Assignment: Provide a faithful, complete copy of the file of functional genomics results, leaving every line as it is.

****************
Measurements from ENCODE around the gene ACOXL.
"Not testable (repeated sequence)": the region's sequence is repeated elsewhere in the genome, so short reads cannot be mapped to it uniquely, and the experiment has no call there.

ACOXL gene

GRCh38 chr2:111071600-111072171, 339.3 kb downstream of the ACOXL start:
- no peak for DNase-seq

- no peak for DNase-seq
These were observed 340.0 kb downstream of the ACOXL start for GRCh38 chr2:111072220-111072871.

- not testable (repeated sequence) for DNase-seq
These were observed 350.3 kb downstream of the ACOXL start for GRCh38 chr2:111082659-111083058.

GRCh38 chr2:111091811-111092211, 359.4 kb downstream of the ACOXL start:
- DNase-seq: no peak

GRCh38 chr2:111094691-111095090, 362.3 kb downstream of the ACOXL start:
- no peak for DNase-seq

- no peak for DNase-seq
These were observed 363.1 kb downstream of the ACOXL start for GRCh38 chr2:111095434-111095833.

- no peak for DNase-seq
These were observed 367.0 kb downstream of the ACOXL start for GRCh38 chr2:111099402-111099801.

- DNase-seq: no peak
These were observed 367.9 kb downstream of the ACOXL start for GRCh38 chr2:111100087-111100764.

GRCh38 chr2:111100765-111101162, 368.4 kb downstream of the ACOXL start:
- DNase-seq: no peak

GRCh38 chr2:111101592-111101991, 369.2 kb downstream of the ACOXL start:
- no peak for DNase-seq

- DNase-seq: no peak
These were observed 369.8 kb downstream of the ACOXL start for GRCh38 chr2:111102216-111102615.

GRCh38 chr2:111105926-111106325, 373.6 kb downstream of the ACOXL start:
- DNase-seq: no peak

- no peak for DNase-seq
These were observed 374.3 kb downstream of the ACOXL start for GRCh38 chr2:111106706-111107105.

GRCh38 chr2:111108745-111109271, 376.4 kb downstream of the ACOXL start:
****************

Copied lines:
Measurements from ENCODE around the gene ACOXL.
"Not testable (repeated sequence)": the region's sequence is repeated elsewhere in the genome, so short reads cannot be mapped to it uniquely, and the experiment has no call there.

ACOXL gene

GRCh38 chr2:111071600-111072171, 339.3 kb downstream of the ACOXL start:
- no peak for DNase-seq

- no peak for DNase-seq
These were observed 340.0 kb downstream of the ACOXL start for GRCh38 chr2:111072220-111072871.

- not testable (repeated sequence) for DNase-seq
These were observed 350.3 kb downstream of the ACOXL start for GRCh38 chr2:111082659-111083058.

GRCh38 chr2:111091811-111092211, 359.4 kb downstream of the ACOXL start:
- DNase-seq: no peak

GRCh38 chr2:111094691-111095090, 362.3 kb downstream of the ACOXL start:
- no peak for DNase-seq

- no peak for DNase-seq
These were observed 363.1 kb downstream of the ACOXL start for GRCh38 chr2:111095434-111095833.

- no peak for DNase-seq
These were observed 367.0 kb downstream of the ACOXL start for GRCh38 chr2:111099402-111099801.

- DNase-seq: no peak
These were observed 367.9 kb downstream of the ACOXL start for GRCh38 chr2:111100087-111100764.

GRCh38 chr2:111100765-111101162, 368.4 kb downstream of the ACOXL start:
- DNase-seq: no peak

GRCh38 chr2:111101592-111101991, 369.2 kb downstream of the ACOXL start:
- no peak for DNase-seq

- DNase-seq: no peak
These were observed 369.8 kb downstream of the ACOXL start for GRCh38 chr2:111102216-111102615.

GRCh38 chr2:111105926-111106325, 373.6 kb downstream of the ACOXL start:
- DNase-seq: no peak

- no peak for DNase-seq
These were observed 374.3 kb downstream of the ACOXL start for GRCh38 chr2:111106706-111107105.

GRCh38 chr2:111108745-111109271, 376.4 kb downstream of the ACOXL start: